The U.S. economy is in the sixth year of expansion, longer than the average expansion since World War II. Economists are, on balance, very optimistic about the prospects for continued growth, particularly since the more recent data shows ongoing improvement. Real GDP growth, while somewhat soft in the fourth quarter of 2014, is expected to approximate 3% this year, and economists anticipate that employment growth should exceed, on average, 275,000 jobs per month. Inflation does not appear as though it will be an issue in the foreseeable future, as there is little evidence of wage pressure at this point. Households remain deleveraged, and businesses are arguably in their most profitable position in history. Globally, economic trends remain fragile but are firming. Weaker currencies and lower inflation are expected to boost foreign economies, and declining oil prices could prove to be a powerful catalyst for global growth. Latin America continues to struggle, in part due to large exposure to commodity prices. Asia, while still experiencing slowing growth, should benefit from weakening currencies and stronger internal demand.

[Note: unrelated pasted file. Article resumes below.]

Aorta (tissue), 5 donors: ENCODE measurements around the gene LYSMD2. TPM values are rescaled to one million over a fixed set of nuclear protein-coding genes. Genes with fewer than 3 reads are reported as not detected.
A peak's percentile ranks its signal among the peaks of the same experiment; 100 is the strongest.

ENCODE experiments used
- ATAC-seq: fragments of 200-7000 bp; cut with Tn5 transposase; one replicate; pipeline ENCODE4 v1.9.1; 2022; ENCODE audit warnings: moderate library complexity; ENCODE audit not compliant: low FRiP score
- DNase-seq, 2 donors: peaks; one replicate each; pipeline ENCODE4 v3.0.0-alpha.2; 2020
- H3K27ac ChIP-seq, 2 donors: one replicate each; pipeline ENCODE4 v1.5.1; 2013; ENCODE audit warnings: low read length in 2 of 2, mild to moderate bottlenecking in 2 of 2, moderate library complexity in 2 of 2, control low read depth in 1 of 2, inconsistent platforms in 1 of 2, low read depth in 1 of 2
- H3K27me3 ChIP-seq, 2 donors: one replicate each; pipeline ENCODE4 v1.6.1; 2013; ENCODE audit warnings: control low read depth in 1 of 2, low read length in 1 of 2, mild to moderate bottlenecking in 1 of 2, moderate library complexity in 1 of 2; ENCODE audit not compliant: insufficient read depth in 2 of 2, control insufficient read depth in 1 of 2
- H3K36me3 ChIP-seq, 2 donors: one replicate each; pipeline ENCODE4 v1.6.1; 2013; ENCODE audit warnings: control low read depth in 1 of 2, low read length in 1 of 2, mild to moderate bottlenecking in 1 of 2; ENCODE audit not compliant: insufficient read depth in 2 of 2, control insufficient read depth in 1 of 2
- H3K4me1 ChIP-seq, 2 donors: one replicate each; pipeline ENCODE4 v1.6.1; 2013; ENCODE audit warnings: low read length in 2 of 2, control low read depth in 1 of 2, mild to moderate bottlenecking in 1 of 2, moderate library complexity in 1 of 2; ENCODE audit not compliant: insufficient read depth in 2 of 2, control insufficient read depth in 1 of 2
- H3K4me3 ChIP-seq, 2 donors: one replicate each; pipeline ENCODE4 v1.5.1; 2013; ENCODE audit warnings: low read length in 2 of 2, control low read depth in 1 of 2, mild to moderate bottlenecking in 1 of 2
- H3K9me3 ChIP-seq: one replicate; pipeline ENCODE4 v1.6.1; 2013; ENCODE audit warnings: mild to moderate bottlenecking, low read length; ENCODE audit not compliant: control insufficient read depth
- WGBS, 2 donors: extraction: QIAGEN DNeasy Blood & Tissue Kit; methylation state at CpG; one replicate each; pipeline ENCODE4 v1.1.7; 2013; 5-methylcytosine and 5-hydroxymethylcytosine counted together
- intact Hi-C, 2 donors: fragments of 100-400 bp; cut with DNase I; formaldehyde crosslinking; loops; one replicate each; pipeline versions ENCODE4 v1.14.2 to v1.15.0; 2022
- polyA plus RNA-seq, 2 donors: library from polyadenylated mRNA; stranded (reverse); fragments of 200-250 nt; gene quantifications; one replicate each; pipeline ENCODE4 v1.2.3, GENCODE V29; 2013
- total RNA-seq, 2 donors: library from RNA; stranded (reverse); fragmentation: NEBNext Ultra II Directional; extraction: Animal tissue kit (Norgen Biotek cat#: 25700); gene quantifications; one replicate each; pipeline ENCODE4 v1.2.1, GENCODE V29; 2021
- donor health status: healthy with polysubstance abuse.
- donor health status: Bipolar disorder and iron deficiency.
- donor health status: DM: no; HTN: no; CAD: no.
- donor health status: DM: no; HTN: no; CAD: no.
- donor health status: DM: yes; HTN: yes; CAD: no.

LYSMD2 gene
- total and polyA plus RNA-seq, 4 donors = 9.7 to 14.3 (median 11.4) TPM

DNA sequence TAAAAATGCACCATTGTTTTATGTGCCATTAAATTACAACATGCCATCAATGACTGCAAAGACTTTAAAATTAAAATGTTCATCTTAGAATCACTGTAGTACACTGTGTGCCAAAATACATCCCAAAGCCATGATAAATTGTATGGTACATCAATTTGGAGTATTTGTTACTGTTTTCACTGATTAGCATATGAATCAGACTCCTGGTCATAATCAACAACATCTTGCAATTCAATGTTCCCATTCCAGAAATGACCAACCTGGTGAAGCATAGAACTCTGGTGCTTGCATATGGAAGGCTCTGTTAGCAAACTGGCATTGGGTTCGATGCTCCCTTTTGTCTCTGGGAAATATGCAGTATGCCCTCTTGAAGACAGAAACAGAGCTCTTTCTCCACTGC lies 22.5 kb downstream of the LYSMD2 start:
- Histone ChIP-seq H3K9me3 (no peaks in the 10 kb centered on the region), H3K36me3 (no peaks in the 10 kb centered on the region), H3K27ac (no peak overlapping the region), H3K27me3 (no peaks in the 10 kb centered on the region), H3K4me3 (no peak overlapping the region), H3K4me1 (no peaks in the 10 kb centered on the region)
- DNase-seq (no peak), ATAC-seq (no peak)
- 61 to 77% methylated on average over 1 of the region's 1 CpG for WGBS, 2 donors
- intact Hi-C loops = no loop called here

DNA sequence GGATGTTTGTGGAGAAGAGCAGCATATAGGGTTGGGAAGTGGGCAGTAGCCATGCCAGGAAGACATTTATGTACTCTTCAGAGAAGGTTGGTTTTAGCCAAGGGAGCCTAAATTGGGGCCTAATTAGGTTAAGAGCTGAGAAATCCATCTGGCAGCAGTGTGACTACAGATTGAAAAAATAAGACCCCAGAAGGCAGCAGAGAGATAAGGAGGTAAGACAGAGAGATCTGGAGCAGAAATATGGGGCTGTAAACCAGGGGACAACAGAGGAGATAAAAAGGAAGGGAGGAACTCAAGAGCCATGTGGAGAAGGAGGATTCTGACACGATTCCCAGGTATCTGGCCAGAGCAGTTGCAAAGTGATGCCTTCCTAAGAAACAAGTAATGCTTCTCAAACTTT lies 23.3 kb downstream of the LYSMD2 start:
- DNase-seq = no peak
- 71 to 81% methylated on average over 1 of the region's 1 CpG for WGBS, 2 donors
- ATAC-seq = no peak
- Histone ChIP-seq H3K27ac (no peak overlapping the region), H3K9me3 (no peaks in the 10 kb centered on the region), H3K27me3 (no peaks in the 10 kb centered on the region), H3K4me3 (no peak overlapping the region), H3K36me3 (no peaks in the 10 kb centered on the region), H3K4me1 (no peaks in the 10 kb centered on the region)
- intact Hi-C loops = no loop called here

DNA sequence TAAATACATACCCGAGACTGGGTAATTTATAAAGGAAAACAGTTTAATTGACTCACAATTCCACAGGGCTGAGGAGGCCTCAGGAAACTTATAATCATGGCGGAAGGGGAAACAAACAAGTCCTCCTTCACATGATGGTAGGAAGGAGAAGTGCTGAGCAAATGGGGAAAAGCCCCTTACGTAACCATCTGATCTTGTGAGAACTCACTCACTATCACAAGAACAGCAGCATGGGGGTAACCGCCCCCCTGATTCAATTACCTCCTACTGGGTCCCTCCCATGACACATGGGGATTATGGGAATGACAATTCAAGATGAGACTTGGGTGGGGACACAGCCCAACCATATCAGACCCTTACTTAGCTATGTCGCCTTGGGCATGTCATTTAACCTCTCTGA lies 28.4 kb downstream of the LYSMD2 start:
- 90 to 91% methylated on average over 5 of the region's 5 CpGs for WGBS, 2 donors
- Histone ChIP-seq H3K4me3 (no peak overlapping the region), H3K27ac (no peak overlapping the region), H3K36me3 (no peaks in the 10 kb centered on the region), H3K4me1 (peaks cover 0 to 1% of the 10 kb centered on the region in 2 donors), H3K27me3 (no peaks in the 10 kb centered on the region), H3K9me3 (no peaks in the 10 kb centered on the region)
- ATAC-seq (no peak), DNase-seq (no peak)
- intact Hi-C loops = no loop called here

The information, analysis, and opinions expressed herein are for general and educational purposes only. Nothing contained in this quarterly review is intended to constitute legal, tax, accounting, securities, or investment advice, nor an opinion regarding the appropriateness of any investment, nor a solicitation of any type. All investments carry a certain risk, and there is no assurance that an investment will provide positive performance over any period of time. An investor may experience loss of principal. Investment decisions should always be made based on the investor’s specific financial needs and objectives, goals, time horizon, and risk tolerance. The asset classes and/or investment strategies described may not be suitable for all investors and investors should consult with an investment advisor to determine the appropriate investment strategy. Past performance is not indicative of future results.